Given $m<n$. Suppose that $H$ and $K$ be $m \times n$ and $n\times (n-m)$ matrices such that rank$(H)=m$, rank$(K)=n-m$, and $HK=0$. For fixed non singular symmetric matrix $A$ define \begin{equation} P=A^{-1}H^T(HA^{-1}H^T)^{-1}H\ \text{and} \ Q=K(K^TAK)^{-1}K^TA. \end{equation}

I'd like to have $P+Q$ is the $n\times n$ identity matrix.

It can be verified that $[H^T,A^{-1}K](P+Q)=[H^T,A^{-1}K].$ So, if $[H^T,A^{-1}K]$ is invertible then $P+Q=I$. However, it is quite difficult the invertibility of $[H^T,A^{-1}K]$. Therefore, I wonder $P+Q=I$ not need to be true. Can anyone help me? Any help will be appreciated. Thanks


1 Answer 1


Notice that $HK=0$ gives that $PQ=QP=0$. Also, $P,Q$ are projections. So, we get that $P$ and $Q$ are orthogonal to each other. Further, rank of the matrix $P$ = rank $H$ = m. Similarly, rank $Q$= rank $K$= n-m. Now you should be able to conclude that $P+Q$ has rank n (proof ), and hence is invertible. Note that $(P+Q)^2=P+Q$. Together with the invertibility, it implies that $P+Q=I.$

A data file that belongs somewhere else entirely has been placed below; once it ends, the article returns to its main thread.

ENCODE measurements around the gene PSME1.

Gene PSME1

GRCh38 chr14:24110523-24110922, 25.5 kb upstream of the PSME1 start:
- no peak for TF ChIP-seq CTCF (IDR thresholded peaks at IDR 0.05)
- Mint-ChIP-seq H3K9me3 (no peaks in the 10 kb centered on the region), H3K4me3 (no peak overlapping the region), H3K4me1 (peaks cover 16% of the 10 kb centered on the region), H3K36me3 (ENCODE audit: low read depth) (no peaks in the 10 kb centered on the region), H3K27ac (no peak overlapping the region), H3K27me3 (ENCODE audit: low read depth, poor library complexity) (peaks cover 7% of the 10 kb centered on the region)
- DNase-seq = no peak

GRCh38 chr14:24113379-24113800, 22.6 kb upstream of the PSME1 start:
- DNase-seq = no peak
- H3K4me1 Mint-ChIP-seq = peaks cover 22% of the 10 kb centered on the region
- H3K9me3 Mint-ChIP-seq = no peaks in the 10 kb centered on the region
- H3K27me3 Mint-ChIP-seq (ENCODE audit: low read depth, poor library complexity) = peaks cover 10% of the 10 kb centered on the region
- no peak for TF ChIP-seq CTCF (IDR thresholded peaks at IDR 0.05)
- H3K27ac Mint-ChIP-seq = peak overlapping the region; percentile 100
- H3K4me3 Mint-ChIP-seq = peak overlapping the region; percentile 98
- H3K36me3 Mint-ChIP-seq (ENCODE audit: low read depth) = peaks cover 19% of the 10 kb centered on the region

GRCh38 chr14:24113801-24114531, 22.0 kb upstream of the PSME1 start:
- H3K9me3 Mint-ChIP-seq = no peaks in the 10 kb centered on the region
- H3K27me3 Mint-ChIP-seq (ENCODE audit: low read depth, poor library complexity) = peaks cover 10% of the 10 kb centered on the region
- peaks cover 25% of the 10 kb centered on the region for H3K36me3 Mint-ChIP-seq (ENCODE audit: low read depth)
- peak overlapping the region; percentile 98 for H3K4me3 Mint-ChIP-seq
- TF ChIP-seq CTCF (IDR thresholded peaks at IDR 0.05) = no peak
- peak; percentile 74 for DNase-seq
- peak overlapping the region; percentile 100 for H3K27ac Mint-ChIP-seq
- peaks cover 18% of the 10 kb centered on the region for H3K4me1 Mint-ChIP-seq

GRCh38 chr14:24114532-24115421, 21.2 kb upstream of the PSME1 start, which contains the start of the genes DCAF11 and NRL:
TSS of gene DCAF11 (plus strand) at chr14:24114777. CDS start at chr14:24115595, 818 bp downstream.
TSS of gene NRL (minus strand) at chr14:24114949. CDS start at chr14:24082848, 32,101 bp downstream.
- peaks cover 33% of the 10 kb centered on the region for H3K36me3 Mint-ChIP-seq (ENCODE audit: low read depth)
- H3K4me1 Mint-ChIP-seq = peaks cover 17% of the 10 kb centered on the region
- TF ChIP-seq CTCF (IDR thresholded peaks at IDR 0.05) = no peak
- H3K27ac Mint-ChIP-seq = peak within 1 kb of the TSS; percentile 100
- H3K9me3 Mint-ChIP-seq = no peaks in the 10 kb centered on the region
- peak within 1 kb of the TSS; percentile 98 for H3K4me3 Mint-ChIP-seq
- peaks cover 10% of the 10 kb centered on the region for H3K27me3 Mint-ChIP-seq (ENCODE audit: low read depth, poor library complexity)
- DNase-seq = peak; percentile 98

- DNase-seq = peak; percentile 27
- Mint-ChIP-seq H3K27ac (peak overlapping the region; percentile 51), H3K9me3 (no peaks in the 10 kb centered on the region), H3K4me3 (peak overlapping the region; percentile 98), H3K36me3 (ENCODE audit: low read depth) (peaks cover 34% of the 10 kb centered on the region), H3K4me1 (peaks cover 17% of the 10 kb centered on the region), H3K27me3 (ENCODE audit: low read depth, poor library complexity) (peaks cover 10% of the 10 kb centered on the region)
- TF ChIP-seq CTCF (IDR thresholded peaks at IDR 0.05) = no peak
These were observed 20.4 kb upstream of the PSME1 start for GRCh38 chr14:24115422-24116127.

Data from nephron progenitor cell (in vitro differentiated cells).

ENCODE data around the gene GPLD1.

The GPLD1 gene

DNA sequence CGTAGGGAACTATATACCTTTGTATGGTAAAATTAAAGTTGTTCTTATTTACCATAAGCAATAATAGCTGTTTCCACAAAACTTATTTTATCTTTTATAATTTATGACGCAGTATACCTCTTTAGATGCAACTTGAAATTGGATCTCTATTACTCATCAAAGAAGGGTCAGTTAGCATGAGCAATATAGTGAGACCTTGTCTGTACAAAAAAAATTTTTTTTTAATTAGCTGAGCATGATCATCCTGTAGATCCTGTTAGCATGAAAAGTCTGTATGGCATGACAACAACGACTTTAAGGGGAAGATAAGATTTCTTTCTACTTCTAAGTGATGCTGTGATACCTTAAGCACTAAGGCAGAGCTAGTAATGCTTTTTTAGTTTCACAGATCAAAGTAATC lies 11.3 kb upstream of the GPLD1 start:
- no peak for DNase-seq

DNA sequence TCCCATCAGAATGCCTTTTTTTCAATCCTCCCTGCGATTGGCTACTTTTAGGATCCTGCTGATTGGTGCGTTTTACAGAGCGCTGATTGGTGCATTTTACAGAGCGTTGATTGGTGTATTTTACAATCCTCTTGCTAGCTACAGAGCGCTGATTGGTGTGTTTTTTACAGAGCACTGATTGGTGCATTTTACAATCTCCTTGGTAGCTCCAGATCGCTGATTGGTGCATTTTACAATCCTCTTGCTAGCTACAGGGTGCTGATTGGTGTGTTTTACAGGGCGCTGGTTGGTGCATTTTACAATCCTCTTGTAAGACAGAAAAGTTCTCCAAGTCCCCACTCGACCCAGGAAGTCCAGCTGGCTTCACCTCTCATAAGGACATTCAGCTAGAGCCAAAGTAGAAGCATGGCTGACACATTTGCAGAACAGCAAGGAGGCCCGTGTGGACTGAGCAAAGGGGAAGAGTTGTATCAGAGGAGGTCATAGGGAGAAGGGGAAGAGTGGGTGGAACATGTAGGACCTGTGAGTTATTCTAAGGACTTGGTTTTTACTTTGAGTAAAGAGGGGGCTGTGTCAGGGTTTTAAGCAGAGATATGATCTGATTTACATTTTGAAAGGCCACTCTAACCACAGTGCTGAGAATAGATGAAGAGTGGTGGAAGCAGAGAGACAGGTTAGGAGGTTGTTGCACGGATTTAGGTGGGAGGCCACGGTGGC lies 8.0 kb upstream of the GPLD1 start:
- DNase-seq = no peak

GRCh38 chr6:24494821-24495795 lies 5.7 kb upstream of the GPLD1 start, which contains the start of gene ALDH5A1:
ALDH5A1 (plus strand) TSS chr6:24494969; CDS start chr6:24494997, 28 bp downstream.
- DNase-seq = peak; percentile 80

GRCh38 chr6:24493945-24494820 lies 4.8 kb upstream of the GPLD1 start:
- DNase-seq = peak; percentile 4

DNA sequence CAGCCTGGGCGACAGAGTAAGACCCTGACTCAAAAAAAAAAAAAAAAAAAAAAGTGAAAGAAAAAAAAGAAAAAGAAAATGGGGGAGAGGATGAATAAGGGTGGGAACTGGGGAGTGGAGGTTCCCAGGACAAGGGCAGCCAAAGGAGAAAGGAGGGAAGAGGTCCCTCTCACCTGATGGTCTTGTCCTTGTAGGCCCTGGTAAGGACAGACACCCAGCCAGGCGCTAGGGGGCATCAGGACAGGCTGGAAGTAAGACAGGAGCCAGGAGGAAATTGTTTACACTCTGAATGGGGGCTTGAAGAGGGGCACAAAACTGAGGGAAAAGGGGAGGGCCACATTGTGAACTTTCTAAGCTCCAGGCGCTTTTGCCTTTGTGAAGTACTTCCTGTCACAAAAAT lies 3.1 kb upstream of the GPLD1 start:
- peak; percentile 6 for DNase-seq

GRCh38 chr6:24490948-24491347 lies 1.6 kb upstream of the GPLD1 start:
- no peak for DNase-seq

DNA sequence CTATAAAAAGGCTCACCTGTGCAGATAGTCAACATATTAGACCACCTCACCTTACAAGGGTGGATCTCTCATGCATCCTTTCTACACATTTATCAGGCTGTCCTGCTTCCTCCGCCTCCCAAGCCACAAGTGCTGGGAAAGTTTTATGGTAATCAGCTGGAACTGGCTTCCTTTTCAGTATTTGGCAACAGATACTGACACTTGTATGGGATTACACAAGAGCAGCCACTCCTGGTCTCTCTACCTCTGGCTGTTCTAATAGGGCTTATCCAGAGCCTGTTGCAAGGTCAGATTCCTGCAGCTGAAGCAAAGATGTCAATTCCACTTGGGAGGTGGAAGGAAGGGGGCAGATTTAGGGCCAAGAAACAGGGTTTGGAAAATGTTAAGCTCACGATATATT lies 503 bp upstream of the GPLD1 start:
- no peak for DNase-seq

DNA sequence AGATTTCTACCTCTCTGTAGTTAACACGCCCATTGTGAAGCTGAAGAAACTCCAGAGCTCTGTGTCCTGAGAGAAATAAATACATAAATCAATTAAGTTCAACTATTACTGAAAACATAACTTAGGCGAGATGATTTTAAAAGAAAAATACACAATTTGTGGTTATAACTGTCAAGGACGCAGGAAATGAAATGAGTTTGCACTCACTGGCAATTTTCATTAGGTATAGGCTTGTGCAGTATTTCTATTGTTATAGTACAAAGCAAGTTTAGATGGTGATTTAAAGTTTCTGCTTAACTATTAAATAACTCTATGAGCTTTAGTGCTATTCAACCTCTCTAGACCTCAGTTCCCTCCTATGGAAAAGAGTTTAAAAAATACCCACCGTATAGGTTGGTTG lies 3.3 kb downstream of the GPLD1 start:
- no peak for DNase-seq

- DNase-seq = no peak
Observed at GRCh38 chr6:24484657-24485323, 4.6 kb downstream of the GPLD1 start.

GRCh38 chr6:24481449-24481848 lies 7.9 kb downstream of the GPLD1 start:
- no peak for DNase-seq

• $\begingroup$ Thanks, but this is my problem. It is quite difficult to prove $P+Q$ is full rank $\endgroup$
    – Jlamprong
    Jan 9, 2014 at 16:33
  • $\begingroup$ I have added a link for the proof of the statement. $\endgroup$
    – voldemort
    Jan 9, 2014 at 17:14
  • $\begingroup$ Thanks @voldemort. But, the given link is different with my case. In there, we must have $PQ^*=Q^*P=0$ $\endgroup$
    – Jlamprong
    Jan 13, 2014 at 12:23
  • $\begingroup$ $Q^{*}=Q^{t}=Q$ in your case-right? $\endgroup$
    – voldemort
    Jan 13, 2014 at 16:07

Your Answer

By clicking “Post Your Answer”, you agree to our terms of service and acknowledge that you have read and understand our privacy policy and code of conduct.

Not the answer you're looking for? Browse other questions tagged or ask your own question.